Ear surgery or otoplasty may be performed for cosmetic or reconstructive purposes. Aesthetic ear surgery is most often performed to bring the size of the ears into balance with the face, or pin the ears back. Reconstructive ear surgery is performed to restore the appearance of lobes with excessively large holes that result from gauged earrings, lobes that are ripped or hanging too low from wearing earrings, or other injury. Dr. John R. Griffin performs ear surgery on Bay Area patients who wish to improve the appearance of the ears.
Ear Surgery Candidates
While most cosmetic procedures are performed on adults, ear surgery is often performed on children and teens as well. This is because the ear cartilage is more malleable in younger patients, and adjusting the size or shape of the ears can prevent the bullying that so often targets children with large ears.
Ear surgery can be performed to treat a range of problems, including:
- Disproportionately large ears
- Ears that stick out too far from the head
- Otherwise abnormally shaped ears
- Hanging lobes (earlobe repair)
- Lobes that sag from wearing large earrings (earlobe repair)
- Ripped earlobes (earlobe repair)
Ear Surgery Techniques
Surgeons have developed different ear surgery techniques to correct the various aesthetic flaws that can affect the ears.
Ear pinning: This approach is performed on patients whose ears stick out. During ear pinning surgery, an incision is made on the back of the ear where the ear meets the head; cartilage is removed, reshaped, folded back, and sutured as needed so the ears lie more parallel, rather than perpendicular to the head.
Cartilage reduction: The cartilage reduction technique is performed on patients whose ears are too large. The most ideal location for the incisions is along the back of the ears to limit noticeable scarring; however, in some cases, incisions will also be made on the front of the ear. Through these incisions, the skin is separated from the cartilage and the upper and middle ear cartilage is reduced in size.
Lobe reduction: Lobe reduction may be performed in conjunction with cartilage reduction or on its own. In this approach, an incision is made on the back of the earlobe; tissue and skin are then removed, and the lobe reshaped.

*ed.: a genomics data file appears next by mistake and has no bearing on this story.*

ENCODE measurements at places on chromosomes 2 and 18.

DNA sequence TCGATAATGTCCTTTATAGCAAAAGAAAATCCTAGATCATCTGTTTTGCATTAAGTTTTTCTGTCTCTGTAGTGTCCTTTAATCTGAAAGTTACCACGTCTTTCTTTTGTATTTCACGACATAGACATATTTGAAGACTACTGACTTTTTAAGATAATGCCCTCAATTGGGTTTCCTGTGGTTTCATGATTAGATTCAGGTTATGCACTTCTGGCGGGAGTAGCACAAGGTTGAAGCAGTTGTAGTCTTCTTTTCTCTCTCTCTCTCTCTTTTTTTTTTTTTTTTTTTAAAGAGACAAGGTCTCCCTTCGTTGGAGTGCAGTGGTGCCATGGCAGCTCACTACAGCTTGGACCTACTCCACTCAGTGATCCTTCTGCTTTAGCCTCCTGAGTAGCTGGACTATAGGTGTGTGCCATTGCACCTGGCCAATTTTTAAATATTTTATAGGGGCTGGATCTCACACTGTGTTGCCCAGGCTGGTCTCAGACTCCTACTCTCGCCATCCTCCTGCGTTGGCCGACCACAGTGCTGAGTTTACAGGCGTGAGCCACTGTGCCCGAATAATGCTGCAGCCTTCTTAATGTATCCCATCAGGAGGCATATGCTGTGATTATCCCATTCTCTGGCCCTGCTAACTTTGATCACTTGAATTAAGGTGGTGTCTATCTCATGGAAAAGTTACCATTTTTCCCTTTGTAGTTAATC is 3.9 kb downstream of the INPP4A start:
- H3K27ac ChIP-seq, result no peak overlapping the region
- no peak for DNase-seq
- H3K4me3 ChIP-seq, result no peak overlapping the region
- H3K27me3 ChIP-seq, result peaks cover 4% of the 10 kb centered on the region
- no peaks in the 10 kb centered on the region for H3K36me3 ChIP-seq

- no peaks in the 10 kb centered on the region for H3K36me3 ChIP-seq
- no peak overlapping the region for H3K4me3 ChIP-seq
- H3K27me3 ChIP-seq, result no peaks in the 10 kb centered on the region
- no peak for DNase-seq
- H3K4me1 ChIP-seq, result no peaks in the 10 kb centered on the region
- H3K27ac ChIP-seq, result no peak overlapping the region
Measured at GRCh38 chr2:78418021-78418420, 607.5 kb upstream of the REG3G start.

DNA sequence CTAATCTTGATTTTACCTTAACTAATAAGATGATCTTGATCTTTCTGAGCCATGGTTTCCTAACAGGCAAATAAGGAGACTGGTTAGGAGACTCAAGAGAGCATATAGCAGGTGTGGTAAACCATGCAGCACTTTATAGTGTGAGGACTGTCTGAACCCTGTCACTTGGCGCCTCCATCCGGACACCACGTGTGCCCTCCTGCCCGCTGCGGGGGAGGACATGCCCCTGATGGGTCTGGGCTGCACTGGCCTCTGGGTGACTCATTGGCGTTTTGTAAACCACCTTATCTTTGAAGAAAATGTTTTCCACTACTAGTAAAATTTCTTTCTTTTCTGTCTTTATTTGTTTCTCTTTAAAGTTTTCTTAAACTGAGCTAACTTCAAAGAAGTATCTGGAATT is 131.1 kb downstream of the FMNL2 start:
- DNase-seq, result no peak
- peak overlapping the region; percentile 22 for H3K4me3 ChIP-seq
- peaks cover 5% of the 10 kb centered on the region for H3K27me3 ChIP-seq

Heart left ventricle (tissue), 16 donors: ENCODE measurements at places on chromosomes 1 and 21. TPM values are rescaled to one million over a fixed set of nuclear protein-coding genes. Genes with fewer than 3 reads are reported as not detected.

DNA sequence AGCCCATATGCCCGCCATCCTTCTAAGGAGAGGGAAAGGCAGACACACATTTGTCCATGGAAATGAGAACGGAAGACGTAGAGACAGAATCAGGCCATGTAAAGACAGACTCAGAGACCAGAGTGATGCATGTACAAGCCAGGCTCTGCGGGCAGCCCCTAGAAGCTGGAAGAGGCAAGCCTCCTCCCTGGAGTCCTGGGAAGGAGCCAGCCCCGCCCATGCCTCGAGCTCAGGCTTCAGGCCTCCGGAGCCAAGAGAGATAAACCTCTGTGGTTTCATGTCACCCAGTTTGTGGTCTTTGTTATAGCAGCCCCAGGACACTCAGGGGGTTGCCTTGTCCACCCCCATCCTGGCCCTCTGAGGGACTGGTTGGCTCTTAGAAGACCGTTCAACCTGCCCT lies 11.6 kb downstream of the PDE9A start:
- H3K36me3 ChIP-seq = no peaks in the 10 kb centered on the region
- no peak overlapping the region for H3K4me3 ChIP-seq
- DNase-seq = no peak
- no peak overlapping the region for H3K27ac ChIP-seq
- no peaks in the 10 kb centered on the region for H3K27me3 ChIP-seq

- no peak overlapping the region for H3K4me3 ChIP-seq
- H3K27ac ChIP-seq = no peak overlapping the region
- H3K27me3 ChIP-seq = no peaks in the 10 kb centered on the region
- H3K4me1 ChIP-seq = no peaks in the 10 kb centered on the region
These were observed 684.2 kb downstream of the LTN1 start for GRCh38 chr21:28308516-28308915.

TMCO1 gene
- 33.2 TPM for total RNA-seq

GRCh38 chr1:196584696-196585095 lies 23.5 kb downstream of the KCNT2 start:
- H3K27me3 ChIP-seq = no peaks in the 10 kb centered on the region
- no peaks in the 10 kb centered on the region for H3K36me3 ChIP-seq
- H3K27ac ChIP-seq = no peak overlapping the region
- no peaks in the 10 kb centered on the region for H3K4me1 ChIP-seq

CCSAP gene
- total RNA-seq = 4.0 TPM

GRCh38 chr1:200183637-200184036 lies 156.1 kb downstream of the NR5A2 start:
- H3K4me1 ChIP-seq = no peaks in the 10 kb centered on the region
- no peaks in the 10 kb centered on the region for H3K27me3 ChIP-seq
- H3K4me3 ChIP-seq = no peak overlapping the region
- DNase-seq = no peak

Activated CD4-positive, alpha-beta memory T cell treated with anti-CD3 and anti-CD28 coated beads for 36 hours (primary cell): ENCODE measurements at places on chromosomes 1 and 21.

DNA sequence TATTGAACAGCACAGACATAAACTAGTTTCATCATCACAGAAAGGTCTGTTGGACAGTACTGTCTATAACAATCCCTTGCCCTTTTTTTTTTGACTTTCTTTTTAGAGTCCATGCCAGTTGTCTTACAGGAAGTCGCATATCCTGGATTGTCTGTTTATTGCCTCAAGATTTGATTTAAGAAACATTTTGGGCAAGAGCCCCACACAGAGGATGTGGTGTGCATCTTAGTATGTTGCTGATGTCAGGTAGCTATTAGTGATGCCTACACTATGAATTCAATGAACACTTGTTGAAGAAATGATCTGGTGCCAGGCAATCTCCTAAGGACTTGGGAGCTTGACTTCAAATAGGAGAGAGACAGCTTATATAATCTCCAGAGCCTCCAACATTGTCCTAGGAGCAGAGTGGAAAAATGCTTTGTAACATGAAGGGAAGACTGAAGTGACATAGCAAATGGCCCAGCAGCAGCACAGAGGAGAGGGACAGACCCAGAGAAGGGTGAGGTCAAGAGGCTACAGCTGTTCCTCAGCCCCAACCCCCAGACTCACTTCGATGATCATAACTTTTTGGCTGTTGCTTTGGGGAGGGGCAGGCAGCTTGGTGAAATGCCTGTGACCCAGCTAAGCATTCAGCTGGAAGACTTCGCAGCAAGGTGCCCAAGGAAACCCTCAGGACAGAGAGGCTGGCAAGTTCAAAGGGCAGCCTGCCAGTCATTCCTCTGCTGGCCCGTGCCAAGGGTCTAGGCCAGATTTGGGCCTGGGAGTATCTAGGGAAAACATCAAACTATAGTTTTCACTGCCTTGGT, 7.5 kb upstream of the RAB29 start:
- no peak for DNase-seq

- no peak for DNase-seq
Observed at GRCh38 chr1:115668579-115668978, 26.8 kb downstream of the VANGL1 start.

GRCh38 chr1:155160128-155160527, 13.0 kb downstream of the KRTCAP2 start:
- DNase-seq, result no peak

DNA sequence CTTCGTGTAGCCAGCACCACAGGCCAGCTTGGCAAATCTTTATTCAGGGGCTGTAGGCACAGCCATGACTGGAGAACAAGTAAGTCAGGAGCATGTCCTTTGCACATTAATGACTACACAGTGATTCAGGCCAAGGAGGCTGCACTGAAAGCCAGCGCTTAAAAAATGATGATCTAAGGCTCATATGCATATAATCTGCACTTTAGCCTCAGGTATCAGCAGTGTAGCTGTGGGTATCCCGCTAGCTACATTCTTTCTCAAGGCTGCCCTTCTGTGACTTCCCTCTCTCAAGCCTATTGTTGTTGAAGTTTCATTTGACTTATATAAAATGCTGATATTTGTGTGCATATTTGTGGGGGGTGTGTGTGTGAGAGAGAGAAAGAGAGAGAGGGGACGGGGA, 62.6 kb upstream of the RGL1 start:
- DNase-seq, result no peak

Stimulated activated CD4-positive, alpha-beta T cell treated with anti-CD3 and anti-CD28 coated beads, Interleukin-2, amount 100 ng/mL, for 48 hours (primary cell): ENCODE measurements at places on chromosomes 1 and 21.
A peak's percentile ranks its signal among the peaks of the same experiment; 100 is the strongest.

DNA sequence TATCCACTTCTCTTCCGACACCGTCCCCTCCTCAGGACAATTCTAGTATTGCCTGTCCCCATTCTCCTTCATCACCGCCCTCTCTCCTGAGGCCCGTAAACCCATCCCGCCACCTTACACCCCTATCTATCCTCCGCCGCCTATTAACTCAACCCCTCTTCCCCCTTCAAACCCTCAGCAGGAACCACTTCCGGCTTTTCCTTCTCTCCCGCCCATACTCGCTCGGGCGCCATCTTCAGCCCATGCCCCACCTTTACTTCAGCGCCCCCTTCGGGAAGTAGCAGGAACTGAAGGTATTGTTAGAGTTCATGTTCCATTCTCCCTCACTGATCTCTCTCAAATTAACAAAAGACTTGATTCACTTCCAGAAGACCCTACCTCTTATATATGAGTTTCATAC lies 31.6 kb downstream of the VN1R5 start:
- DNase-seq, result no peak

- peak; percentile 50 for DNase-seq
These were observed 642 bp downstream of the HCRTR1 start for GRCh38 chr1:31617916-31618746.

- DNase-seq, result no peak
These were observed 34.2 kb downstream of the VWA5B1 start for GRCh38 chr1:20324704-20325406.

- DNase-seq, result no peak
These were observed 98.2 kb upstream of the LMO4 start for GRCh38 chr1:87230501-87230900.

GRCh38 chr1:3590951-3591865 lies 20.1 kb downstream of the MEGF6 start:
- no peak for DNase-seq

Cartilage reconstruction: Cartilage reconstruction is performed on patients with ears that have been misshapen due to injury. In this approach, an incision is made behind the ear and the skin is separated from the underlying structure. Then, scar tissue is removed and the ears are reshaped to their normal appearance.
Lobe reconstruction: The lobe reconstruction approach is recommended to patients who have large gauged earring holes, torn earlobes, and hanging earlobes. The technique may involve closing the earring hole or tear with stitches, or reshaping the lobe tissue and lifting to a more pleasing aesthetic.
Ear Surgery Procedure Steps
Ear surgery may be performed while the patient is under general or local anesthesia. General anesthesia is more commonly used when adjustments are made to the cartilage, while local anesthesia is best suited to patients who are only have work done to the ear lobes. The surgical process generally proceeds as follows:
- Hair is secured away from the face
- Surgical markings may be made with a pen
- Anesthesia is administered
- Antibacterial solution is applied
- The incisions are made
- In the case of cartilage ear surgery, the skin is separated from the cartilage, and the cartilage is reshaped, reduced, or sutured
- In the case of lobe surgery, excess skin and tissue is removed, and holes stitched up
- The process is repeated on the other ear
- The ears are checked for symmetry
- Incisions are closed
Ear Surgery Recovery
Recovery from ear surgery may last anywhere from a couple of weeks to six weeks. Patients who undergo lobe surgery will experience a shorter recovery period than those who undergo cartilage surgery. Patients can return to work after a couple of days to a week after surgery. Strenuous activity should be avoided for two to six weeks. Dr. Griffin will advise patients on what to expect, as well as what activities should be avoided and for how long.
Ear Surgery Side Effects
Ear surgery may result in discomfort, swelling, and itching around the incision site. The side effects typically last two to six weeks.
Ear Surgery Risks
Ear surgery risks include:
- Poor reaction to anesthesia
- The formation of scar tissue
- Under or over correction
- Ear asymmetry
Ear Surgery Results
The results of lobe surgery can be seen as soon as the bandages are removed, typically within a week of surgery. Cartilage surgery results should also be visible quickly, within a week or two. The results of ear surgery can be expected to last a lifetime.
Ear Surgery Consultations
To schedule an ear surgery consultation, contact Dr. John Griffin.